checksum-xattr.diff [CVS update: rsync/patches]

foner-rsync at foner-rsync at
Tue Jul 3 01:50:12 GMT 2007

    Date: Mon, 2 Jul 2007 21:18:57 -0400
    From: "Matt McCutchen" <hashproduct+rsync at>

    The technique Wayne and I are discussing assumes only that the clock
    on *each side* never steps backwards.  It compares the current mtime
    and ctime on each side to the previous mtime and ctime on that side as
    recorded in the cache.  Clock synchronization between the two sides is

Okay, but that's still unreliable.  Backward clock steps -can- happen;
only in Multics is it (mostly) impossible (because a backwards step
would destroy the filesystem).  But since rsync probably doesn't run
on Multics... :)

Consider a much more likely scenario---an NFS server reboots.  It's
perfectly okay for it to do this at any time, and the client NFS will
recover, without informing rsync.  It's quite possible for large clock
steps to happen upon reboot, especially for machines that might run
ntpdate on boot but not ntpd during normal operation.  In that case,
you've got about a 50% chance that there might be a backwards clock
step, and this could conceivably happen between any two NFS requests...

    It is true that if either side's clock steps backwards, that side
    could be fooled into thinking a file hasn't changed from the cache
    when it really has.  There's very little we can do about that except
    tell the sysadmin to delete all the caches when he/she sets the clock

    > Seems to me the only way around this would be to do the touch before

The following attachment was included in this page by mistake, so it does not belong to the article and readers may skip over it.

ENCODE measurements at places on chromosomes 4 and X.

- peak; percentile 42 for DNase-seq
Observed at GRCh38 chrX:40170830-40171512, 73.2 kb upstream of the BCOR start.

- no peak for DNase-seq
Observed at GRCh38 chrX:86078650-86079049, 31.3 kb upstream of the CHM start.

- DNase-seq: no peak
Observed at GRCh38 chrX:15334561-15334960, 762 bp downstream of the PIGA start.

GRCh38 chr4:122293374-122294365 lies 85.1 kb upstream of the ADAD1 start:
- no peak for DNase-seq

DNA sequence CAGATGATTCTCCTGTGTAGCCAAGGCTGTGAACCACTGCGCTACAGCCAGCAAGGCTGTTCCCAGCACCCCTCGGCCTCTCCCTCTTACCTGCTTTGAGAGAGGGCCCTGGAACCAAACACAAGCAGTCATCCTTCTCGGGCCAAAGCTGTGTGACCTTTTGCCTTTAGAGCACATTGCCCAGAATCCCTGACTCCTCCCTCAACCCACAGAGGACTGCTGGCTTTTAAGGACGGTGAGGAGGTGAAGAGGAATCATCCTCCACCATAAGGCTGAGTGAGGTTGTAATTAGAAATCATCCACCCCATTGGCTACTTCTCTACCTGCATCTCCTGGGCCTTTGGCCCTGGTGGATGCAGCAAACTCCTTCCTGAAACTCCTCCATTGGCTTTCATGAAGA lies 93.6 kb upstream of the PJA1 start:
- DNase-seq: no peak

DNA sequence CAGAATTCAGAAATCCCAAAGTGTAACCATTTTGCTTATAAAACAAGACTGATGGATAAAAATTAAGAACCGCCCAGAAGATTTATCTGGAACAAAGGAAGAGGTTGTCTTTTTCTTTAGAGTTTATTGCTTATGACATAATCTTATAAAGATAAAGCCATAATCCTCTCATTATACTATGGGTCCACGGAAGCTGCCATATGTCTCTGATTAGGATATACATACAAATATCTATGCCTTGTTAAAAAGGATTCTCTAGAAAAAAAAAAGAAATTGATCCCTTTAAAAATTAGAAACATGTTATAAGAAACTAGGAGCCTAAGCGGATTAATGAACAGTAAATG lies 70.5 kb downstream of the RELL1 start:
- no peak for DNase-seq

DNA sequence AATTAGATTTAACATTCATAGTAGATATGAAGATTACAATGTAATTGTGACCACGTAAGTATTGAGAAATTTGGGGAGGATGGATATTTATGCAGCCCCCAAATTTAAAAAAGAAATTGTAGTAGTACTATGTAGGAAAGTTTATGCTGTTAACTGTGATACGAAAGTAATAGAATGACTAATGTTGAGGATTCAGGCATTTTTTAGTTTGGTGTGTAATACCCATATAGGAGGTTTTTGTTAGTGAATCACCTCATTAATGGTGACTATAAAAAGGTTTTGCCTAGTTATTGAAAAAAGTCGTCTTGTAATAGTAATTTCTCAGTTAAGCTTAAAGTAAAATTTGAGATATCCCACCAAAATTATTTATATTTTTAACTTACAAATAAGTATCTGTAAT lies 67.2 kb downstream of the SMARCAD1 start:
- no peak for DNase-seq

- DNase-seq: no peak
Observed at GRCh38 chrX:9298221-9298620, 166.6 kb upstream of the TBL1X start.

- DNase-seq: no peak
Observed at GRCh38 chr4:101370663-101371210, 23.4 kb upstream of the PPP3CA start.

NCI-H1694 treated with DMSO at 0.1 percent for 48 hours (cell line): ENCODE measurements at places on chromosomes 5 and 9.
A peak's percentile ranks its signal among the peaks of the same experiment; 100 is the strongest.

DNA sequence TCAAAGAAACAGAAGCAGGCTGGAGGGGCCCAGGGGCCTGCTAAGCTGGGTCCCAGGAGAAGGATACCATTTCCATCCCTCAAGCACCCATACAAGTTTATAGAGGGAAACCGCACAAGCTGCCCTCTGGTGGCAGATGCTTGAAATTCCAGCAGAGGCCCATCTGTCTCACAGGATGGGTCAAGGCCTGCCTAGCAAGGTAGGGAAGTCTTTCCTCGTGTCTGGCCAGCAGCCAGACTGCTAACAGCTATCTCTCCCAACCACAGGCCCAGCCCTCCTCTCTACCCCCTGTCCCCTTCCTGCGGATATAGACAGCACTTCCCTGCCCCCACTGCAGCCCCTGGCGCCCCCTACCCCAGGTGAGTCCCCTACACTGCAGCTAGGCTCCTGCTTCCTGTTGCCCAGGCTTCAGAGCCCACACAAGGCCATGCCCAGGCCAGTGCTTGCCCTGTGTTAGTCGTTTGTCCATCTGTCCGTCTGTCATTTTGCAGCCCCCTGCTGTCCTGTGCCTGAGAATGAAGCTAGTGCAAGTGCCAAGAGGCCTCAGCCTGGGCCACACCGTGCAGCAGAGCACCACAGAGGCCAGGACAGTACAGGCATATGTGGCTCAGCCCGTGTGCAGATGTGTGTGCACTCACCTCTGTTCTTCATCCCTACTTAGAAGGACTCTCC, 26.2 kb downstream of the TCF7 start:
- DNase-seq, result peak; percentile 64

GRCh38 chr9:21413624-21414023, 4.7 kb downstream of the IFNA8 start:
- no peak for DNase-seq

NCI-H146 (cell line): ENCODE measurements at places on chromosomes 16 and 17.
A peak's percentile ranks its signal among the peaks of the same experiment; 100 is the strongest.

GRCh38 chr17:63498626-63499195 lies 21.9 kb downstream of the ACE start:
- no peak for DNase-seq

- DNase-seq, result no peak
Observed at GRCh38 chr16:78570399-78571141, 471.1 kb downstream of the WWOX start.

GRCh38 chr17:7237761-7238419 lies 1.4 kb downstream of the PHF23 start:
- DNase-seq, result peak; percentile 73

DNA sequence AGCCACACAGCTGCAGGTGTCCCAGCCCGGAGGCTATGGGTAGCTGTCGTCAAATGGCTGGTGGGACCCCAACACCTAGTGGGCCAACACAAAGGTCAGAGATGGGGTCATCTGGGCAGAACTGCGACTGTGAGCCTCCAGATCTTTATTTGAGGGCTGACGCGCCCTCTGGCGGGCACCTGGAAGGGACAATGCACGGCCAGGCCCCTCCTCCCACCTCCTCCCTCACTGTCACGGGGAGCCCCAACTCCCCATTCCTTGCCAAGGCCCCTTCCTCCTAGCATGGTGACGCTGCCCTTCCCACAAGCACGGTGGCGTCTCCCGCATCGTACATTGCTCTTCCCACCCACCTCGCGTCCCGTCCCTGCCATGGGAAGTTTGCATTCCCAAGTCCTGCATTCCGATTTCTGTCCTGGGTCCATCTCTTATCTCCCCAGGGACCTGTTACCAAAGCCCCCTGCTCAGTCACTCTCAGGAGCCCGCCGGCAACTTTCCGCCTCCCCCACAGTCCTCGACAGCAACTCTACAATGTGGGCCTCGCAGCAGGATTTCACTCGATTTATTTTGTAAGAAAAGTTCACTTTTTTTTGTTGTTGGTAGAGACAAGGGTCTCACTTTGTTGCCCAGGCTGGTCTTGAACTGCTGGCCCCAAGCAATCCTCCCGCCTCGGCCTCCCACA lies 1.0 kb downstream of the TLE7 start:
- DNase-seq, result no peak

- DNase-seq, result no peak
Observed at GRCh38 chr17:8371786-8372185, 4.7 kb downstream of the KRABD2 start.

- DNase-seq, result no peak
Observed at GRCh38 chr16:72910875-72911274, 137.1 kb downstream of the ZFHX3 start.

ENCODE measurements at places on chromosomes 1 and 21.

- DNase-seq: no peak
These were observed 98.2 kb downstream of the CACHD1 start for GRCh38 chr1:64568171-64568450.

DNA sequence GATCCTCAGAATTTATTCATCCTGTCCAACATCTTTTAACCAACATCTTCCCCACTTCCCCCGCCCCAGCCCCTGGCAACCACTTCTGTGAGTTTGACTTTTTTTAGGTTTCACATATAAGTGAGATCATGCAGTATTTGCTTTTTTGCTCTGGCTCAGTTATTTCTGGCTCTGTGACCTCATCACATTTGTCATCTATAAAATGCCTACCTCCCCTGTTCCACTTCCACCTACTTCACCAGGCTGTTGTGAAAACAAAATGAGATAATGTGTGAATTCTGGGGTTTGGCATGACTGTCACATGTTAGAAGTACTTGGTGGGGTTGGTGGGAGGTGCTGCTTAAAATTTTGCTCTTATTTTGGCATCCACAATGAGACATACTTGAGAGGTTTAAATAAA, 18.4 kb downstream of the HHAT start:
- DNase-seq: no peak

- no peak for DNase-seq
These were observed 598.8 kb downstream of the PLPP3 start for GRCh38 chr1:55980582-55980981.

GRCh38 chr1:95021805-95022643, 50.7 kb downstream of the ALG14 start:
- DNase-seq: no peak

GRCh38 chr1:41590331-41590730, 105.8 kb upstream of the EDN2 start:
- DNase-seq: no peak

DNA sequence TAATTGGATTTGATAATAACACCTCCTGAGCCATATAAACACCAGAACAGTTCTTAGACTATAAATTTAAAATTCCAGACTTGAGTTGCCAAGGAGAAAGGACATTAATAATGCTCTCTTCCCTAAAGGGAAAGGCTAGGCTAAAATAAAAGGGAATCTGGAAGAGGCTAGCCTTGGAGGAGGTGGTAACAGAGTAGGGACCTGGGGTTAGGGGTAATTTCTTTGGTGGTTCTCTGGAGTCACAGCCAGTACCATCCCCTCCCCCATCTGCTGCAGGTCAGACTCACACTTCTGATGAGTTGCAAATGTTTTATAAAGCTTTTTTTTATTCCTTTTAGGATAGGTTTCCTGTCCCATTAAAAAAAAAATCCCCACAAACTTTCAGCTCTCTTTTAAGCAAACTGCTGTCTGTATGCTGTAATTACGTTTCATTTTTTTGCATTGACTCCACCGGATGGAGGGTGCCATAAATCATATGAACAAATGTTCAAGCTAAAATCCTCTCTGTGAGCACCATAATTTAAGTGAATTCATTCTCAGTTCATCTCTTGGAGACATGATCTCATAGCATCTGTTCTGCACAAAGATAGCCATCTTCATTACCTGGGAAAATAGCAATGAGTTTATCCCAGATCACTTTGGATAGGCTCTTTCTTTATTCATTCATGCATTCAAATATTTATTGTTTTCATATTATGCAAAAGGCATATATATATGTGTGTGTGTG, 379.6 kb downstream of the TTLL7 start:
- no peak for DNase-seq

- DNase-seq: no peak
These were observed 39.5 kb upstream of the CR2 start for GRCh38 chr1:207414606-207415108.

> -every- file you handle, which doubles the amount of statting going
    > on, etc.  And there are probably still timing windows there.

    I don't understand this concern.  If you'd like a more formal proof
    that the technique never misses a modification assuming each side's
    clock runs forward (actually, just each filesystem's clock), I would
    be happy to provide one.

Working out such a proof would be interesting (because it might reveal
a flaw nobody's even thought about yet), but the first order of business
might be figuring out how to reliably detect a backwards step, or how
to make sure that users understand they might be silently screwed if
one happens.  I understand that it's a fairly low probability, and
depends on some questionable configurations, but rsync is well-known
to be both reliable and deterministic.  I'd hate for something like
this to start chipping away at that reputation, even if we -are-
talking about a corner case in a performance optimization that might
not get invoked all that much.  Not that my opinion in this matters a
whit to begin with; I just thought I'd point out a possible screw case
before it actually screwed someone.

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